Quora: Can a trade deficit mean growth?

Shanghai Free Trade Zone
Containers are seen unloaded from the Maersk's Triple-E giant container ship Maersk Majestic, one of the world's largest container ships, at the Yangshan Deep Water Port, part of the Shanghai Free Trade Zone, in Shanghai, China, September 24, 2016. Aly Song/REUTERS

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Answer from David McDonald, MBA Student: Economics & Public Management:

What is the correlation between the trade deficit and economic growth?

This is a heavily debated question in economics for the sole reason that it does not have one pinpoint answer—the short answer to this question is, it depends. But I'm not going to just leave you with that, let's see why trade deficits and economic growth can have a positive or negative correlation.

Trade Deficits And The Current Account Balance

To start, a trade deficit is when a country imports more than it exports. This can arise in a number of different situations, which could be either when an economy is doing good or bad.

Venezuela, located in Latin America, enjoyed a relatively stable trade surplus of 10 billion from 2010 until 2014. However, the Socialist-led nation has recently been tossed into financial catastrophe, and since 2015, the country has seen a trade deficit of 1 billion, which is quickly falling due to the immense hyperinflation currently taking place in the country.

In Venezuela, their trade deficit has halted economic growth because the socialist government has to import everything from food to currency, because their Bolivar 100 ($10 US) collapsed in value and was deemed worthless. Thus, in this instance, a trade deficit was not beneficial to economic growth, but rather, social stability, and was necessary for Venezuela to survive during these difficult times.

Conversely, the United States owns the largest trade deficit by far, with a deficit being forecasted at $44.8 billion for the Month of May 2017. This imbalance amounts to over $7.3 trillion being accumulated over the past few decades.

To many, having a national debt in the Trillions does not sound like an adequate financial strategy, but for the USA, it is just that.

As stated by Daniel Griswold of the CATO Institute For Economic Research,

The U.S. trade deficit is the result of a net inflow of capital to the United States from the rest of the world. Because of our stable and relatively free domestic market, we remain the world's most popular destination for foreign investment. We have become a net importer of capital because Americans do not save enough to finance all the available investment opportunities in our economy. This inflow of capital from abroad allows us to pay for imports over and above what we export.

In other words, the trade deficit is simply a mirror reflection of the larger macroeconomic reality that investment in the United States exceeds domestic savings. If we want to change the U.S. trade deficit we must change the rate at which Americans save and invest.

How do you increase saving you ask? That job goes to the Federal Reserve Banking system of the USA, which is responsible for setting interest rates. The higher the interest rate, the greater the saving in an economy.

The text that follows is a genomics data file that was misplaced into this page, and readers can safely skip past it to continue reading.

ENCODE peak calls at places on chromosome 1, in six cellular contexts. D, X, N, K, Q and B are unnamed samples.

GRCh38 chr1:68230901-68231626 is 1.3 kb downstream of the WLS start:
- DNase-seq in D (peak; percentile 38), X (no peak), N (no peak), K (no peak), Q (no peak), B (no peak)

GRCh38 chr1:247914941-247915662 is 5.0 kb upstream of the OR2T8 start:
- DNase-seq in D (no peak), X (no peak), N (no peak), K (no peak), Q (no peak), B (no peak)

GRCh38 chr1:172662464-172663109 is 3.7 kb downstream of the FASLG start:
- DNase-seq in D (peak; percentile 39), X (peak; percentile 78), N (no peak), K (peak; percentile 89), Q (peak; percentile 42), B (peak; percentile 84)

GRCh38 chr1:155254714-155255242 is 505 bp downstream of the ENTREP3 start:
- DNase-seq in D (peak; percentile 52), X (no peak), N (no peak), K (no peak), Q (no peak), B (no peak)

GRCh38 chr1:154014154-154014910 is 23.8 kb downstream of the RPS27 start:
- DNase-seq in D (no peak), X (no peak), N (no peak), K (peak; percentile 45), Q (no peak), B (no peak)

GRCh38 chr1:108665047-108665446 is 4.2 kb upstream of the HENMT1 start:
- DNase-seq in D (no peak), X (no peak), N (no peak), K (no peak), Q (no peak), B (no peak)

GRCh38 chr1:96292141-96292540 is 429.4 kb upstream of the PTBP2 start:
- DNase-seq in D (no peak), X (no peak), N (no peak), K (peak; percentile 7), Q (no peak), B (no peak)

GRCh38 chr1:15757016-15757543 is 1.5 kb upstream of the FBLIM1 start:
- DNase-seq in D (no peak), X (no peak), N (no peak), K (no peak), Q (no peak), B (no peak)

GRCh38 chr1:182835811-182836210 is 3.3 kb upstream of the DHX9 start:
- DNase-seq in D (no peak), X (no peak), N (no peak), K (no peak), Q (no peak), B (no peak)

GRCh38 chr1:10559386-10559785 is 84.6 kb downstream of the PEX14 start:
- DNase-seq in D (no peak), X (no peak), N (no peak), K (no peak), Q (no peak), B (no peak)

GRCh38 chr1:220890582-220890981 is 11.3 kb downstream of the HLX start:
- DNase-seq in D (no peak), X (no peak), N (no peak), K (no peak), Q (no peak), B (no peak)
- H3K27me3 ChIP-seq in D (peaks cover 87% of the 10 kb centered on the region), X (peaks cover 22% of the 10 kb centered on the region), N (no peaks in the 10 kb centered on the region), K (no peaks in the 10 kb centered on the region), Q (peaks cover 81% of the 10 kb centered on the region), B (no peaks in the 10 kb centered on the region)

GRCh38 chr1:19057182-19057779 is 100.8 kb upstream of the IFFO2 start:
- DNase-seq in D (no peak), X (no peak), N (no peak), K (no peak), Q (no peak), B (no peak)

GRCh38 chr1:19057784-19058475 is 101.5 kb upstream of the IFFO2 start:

To draw a picture in your head of how saving, consumption, and deficits work to impact economic growth, I'm going to show two graphs.

The first graph is the Balance of Trade in the USA since 1950. As you can see, the US has almost never seen a trade surplus because their economy imports more than it exports and incurs debt in the process, but this isn't necessarily a bad thing, and does not translate into negative economic growth, but rather, the opposite.

The second graph is the Funds rate issues by the US Federal Reserve. Notice how from 1980 until 2007 in both graphs, the Balance of trade and the Fed's Interest rate were both decreasing. A lower funds rate means more consumption and less saving, more consumption means more imports, and a greater trade deficit.

Economic theory suggests that persistent trade deficits will be detrimental to a nation's economic outlook by negatively impacting employment, growth, and devaluing its currency. The United States, as the world's largest deficit nation, has consistently proven these theories wrong. This may be due to the special status of the United States as the world's largest economy and the dollar as the world reserve currency.

However, many other countries, including Spain, the United Kingdom, Australia, Mexico, Turkey, and Brazil, also are experiencing deficits. Meanwhile, other countries export more than they import and enjoy trade surpluses. China, Russia and Japan all have large surpluses.

The correlation between a trade deficit and economic growth really depends on the type of economy you are evaluating, and the specific goals of that economy.

The US can run a trade deficit because it has a relatively strong labour force and a high GDP per capita, meaning consumers can pay off debt from consumption. Conversely, China runs a trade surplus because their economy is export-driven. They are the manufacturing powerhouse of the world, but at the same time, have lower wages, worker rights, and GDP per capita then the US.

Different economies have different goals, which is why it is difficult to apply any economic theory to every economy as a whole.

Smaller countries certainly have experienced the negative effects that trade deficits can bring over time. Proponents of free markets, however, insist that any negative effects of trade deficits will correct themselves over time through exchange rate adjustments and through competition leading to a change in what a country produces. Large trade deficits may simply reflect consumer preferences and may not really matter much at all in the long run.

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